THE MYSTERIOUS DUBLIN KING AND THE BATTLE OF STOKE

Reblogged from A Medieval Potpourri sparkypus.com

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The Last Stand of Martin Schwartz and his German Mercenaries at the Battle of Stoke Field 16th June 1487.  Unknown artist Cassell’s Century Edition History of England c.1901.

Dublin, Ireland 24th May 1487.    A young lad is crowned King of England and France and Lord of Ireland in Christ Church Cathedral by the last remaining diehard Yorkist rebels and leading Irish nobles.  As the coronation regalia was out of reach at Westminster, London, they enterprisingly utilised a crown from a statue of the Virgin Mary.  From the very get go there is confusion as to whether he was crowned Edward V or Edward VI but the consensus of opinions lean towards the latter.   Who this young lad was has baffled historians ever since not helped by the fact that the very people that crowned him annoyingly changed their minds over who they were actually crowning – was it Richard of Shrewsbury or Edward Earl of Warwick?  Perhaps Richard can be ruled out swiftly because the heralds of the time addressed the Dublin King as Edward. However there is no confusion as to whom the actual  ‘suspects’ in the case were though being :

Richard of Shrewsbury, youngest son of Edward IV

Edward,  Earl of Warwick, George Duke of Clarence’s son

Edward eldest son of the late Edward IV, who had been for a short time Edward V.

 Lambert Simnel the young boy whom the rebellion became named after.  Let’s take a look at them one by one.  

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The choir Christ Church Cathedral, Dublin scene of the ‘Dublin King’s’ Coronation..Photo with thanks to Diliff – own work.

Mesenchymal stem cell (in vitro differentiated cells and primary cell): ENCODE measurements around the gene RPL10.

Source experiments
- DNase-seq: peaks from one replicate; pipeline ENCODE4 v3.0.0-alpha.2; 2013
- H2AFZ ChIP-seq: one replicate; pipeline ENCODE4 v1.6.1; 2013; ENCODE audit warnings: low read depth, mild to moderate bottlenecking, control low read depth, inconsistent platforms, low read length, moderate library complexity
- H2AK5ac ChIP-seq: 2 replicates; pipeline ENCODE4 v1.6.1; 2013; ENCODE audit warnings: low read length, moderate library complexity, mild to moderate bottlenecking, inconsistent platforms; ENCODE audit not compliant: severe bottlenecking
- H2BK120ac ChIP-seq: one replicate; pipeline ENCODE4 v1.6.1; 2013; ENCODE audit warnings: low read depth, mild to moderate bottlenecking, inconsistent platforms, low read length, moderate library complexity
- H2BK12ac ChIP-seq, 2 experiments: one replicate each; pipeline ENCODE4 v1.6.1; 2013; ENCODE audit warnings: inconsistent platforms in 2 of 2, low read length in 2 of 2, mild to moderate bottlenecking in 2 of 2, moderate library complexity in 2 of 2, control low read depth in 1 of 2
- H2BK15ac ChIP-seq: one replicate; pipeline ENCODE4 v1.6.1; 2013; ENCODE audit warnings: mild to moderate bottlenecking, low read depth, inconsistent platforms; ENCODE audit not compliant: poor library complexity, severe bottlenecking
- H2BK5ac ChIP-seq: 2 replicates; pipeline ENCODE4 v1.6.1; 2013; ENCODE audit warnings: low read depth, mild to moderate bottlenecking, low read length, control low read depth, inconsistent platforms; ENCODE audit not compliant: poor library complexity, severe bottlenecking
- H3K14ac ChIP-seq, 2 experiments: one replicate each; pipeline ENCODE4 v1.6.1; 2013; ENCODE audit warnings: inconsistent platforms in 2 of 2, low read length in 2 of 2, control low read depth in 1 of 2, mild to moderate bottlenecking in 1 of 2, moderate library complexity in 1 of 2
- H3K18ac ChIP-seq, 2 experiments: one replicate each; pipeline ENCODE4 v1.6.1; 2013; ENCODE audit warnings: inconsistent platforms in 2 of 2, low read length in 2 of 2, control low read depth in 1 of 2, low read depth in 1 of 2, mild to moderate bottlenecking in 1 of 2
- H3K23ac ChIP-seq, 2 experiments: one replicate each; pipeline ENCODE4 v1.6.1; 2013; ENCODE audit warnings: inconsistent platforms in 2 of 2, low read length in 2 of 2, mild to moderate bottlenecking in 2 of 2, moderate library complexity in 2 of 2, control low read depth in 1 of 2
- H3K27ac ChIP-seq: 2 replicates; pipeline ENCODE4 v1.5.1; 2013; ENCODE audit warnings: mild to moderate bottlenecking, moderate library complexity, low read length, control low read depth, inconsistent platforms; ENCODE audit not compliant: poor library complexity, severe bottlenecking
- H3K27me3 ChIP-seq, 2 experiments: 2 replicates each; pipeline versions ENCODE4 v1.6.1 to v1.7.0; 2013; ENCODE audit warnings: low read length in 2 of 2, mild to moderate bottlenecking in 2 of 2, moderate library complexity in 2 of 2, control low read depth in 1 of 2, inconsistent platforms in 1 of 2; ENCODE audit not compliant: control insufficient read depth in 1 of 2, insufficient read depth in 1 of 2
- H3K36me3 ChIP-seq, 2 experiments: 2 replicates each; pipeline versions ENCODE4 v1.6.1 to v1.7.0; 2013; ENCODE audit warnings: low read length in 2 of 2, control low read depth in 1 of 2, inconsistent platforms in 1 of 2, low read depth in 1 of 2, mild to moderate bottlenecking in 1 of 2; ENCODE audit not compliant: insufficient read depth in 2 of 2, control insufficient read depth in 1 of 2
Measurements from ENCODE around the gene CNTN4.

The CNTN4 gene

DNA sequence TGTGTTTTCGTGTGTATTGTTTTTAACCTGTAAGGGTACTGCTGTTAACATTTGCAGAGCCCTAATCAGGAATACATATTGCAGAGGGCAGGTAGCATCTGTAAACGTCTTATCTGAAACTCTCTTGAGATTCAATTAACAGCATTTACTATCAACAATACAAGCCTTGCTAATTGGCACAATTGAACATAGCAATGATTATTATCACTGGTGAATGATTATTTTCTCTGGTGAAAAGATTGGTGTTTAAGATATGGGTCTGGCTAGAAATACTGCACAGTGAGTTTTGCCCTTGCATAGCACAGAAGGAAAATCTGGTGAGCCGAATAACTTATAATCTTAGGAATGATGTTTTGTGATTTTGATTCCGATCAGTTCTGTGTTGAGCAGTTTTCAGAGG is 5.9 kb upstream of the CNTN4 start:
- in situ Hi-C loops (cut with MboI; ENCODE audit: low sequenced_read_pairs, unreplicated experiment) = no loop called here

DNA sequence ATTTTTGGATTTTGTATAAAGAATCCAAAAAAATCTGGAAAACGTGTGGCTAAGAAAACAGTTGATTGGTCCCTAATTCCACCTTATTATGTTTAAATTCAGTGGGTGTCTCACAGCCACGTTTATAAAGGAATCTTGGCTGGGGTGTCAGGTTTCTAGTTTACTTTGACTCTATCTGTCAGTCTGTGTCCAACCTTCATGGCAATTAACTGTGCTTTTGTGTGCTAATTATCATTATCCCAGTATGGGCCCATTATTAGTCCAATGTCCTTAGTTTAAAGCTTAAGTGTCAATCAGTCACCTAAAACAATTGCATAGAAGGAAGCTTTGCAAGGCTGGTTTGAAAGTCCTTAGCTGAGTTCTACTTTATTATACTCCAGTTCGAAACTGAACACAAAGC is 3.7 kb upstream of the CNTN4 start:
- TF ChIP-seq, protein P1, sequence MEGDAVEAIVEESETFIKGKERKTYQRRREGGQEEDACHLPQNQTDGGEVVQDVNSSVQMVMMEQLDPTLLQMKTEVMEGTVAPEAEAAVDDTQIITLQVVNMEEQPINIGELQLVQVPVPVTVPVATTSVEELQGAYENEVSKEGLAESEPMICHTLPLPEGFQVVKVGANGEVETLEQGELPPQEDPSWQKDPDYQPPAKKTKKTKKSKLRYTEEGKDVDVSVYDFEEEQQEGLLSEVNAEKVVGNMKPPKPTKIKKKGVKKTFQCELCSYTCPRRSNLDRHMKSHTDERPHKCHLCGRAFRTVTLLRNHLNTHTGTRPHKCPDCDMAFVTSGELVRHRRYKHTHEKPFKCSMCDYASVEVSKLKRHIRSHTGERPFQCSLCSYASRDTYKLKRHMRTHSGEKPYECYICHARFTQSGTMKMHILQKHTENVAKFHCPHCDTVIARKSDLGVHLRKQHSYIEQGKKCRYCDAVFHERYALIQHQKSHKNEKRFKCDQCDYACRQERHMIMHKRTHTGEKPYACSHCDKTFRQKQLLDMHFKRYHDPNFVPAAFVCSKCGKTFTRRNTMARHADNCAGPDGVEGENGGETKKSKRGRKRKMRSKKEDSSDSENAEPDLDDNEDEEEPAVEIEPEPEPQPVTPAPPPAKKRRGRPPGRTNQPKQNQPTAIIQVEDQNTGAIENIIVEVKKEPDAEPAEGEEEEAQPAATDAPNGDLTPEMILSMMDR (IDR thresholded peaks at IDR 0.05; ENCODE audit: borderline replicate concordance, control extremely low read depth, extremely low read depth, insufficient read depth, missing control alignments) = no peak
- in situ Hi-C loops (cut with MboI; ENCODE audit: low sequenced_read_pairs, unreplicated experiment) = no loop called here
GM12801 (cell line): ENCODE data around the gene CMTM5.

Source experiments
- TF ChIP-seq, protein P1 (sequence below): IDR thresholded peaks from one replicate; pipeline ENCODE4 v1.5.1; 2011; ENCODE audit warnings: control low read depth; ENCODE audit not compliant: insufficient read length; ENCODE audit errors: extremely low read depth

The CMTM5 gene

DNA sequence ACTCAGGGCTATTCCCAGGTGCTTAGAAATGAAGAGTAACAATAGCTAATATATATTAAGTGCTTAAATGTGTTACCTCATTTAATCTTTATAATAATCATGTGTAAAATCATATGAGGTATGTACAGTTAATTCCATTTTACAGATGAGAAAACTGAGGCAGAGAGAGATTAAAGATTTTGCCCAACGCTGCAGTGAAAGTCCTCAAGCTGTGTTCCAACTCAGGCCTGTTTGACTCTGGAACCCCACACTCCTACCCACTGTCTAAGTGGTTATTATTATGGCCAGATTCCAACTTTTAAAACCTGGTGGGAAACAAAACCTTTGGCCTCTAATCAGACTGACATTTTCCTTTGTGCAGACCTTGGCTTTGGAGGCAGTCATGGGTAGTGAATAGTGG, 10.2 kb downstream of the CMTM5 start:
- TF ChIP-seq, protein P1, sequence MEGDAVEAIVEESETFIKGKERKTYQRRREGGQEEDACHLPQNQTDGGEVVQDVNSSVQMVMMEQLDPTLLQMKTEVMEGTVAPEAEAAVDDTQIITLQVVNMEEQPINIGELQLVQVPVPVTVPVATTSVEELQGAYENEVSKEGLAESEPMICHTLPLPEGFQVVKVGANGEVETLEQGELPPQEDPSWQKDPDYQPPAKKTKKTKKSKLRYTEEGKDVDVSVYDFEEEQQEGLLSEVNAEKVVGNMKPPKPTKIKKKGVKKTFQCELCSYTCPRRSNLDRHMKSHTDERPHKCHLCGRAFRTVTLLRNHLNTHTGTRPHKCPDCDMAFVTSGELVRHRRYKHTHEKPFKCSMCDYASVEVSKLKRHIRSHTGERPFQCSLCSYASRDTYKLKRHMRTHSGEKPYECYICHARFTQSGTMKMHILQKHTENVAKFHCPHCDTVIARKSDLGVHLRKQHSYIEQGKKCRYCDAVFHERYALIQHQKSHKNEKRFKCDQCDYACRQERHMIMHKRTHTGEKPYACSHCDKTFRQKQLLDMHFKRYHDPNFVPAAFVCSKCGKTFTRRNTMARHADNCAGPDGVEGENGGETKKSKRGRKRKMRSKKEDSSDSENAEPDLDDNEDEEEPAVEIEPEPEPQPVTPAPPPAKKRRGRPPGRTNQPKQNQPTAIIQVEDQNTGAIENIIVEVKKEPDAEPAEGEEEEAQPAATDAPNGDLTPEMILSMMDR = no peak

RICHARD OF SHREWSBURY, DUKE OF YORK

It was Richard, born 17 August 1473,  who for a while was first named as the new king.  He was of course the youngest of Edward IV’s sons and had disappeared in 1483 with his brother, Edward V, from the Tower of London.  Their story has been told many times and is so well known I won’t  go into it here.  It being put forward that Richard was  the new king  was speedily abandoned and Warwick named in his stead.  Can we rule out for sure that Richard was not the newly crowned king?  Probably but nothing is entirely certain in this foggy story much of it written in the early reign of the first Tudor king.   Did Richard survive the cataclysmic outcome of Stoke  and make his way  to Burgundy to the safe haven that was the court of his aunt, the indomitable Margaret of Burgundy? Did he then go on to morph into Perkin Warbeck to try yet again to gain the throne that had been lost to the Tudors?  

Edward, Earl of Clarence.

 Edward b.25 February 1475, replaced Richard as being identified as the new king.  In the aftermath of the death of his mother, Isobel Neville,daughter of Richard Neville, Earl of Warwick,  on the 22 December 1476, his father George,  Duke of Clarence,  may have taken off to Ireland for several weeks (1). He had put the death of his wife and their baby son squarely down to their having  been poisoned.   He was later accused, in the Act of Attainder against him,  of instructing friends and allies namely Abbot John Strensham of Tewkesbury, one of his son’s Godfathers,  John Tapton and Roger Harewell to aid him in getting the two year old out of England and to safety,  Ireland being one of the very places thought of as a possible haven.  This was to be achieved by the three men bringing a small boy to Warwick Castle to take the place of the true son of Clarence. Meanwhile another man, John Taylour was instructed to collect the real Edward in preparation of getting him out of England.    Tapton and Harewell under interrogation, whatever form that took, would deny that they had handed the child over.  Well they would wouldn’t they and their denials in the circumstances really don’t amount to much.  It is not known whether Taylour too denied whether he had carried out his part of the plan and indeed may have even been out of the country and not available for questioning (2).

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